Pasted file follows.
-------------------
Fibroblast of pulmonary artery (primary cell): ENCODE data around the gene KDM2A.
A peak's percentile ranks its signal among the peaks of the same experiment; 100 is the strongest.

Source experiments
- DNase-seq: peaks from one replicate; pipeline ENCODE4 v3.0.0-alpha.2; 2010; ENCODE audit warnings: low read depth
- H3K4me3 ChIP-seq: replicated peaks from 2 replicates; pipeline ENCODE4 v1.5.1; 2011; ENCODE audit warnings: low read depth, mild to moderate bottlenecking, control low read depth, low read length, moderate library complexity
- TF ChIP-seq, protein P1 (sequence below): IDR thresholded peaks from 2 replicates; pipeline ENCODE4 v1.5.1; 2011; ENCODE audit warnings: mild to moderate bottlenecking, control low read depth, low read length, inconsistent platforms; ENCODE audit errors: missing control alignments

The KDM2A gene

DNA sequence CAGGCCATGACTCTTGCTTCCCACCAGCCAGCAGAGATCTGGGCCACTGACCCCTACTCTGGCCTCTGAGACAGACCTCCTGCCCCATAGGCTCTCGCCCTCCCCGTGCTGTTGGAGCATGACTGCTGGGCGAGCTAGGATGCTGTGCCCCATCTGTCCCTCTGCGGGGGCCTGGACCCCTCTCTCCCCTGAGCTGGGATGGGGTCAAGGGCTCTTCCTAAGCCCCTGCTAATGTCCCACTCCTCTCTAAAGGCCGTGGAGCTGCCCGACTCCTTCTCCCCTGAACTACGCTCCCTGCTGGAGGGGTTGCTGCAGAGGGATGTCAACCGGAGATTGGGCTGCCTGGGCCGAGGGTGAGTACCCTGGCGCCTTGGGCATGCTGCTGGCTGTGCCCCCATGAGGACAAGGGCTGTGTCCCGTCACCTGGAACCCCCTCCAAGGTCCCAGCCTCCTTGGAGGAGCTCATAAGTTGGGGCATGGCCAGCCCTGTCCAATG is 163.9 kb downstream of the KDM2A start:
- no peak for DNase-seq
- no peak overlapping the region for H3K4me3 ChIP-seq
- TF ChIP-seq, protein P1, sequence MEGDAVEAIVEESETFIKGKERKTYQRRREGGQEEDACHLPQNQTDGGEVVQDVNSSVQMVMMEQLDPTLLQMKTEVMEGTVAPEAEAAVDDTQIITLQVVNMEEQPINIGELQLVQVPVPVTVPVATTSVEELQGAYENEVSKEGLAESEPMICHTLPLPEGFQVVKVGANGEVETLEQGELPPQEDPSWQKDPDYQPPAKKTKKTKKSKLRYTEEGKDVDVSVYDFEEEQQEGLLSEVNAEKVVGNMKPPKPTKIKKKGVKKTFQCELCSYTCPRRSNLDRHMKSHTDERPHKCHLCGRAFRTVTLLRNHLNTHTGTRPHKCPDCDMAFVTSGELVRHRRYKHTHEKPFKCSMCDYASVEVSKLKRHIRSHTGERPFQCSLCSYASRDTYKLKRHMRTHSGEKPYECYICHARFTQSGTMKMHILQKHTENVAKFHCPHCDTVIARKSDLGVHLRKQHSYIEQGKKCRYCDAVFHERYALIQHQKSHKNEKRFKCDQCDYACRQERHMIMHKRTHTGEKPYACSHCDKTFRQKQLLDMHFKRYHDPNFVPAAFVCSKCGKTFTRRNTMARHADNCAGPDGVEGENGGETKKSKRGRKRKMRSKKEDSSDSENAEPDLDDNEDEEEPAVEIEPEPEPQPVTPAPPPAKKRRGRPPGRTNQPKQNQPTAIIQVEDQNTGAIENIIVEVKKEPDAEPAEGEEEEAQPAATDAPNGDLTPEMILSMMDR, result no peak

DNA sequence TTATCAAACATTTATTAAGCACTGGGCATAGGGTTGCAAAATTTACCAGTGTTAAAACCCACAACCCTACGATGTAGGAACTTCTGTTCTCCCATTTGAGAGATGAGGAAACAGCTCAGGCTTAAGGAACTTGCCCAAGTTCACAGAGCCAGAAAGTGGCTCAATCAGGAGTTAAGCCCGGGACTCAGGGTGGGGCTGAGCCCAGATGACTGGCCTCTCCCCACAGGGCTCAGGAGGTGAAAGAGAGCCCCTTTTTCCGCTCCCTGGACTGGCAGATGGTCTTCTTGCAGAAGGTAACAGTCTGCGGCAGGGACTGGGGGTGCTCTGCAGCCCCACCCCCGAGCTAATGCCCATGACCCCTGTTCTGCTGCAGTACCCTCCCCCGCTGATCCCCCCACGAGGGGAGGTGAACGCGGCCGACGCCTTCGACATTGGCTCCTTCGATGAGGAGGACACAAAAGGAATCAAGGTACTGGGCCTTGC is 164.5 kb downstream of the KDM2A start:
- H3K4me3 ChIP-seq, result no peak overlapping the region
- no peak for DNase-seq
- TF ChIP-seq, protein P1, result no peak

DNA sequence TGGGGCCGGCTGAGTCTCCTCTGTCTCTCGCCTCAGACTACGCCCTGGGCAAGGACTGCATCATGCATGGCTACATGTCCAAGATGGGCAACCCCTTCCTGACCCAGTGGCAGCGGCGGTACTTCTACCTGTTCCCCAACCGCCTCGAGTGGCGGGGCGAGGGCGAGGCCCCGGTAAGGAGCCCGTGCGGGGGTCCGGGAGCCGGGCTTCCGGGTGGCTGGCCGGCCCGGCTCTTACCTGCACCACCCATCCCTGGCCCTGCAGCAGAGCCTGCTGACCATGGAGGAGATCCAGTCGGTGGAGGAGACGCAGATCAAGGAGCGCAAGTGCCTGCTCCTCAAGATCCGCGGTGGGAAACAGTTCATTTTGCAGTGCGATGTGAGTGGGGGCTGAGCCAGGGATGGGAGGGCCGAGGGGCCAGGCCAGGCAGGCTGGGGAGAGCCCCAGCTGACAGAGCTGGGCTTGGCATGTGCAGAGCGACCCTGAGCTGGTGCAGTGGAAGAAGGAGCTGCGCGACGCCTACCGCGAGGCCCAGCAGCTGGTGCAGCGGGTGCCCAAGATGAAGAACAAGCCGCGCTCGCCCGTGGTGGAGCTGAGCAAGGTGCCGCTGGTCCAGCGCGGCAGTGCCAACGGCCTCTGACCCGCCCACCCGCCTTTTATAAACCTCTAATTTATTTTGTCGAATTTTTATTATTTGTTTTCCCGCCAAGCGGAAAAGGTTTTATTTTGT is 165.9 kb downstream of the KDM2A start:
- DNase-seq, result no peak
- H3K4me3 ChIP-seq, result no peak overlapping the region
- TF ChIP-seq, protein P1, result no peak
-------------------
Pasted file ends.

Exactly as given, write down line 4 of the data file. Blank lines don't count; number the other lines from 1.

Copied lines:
- DNase-seq: peaks from one replicate; pipeline ENCODE4 v3.0.0-alpha.2; 2010; ENCODE audit warnings: low read depth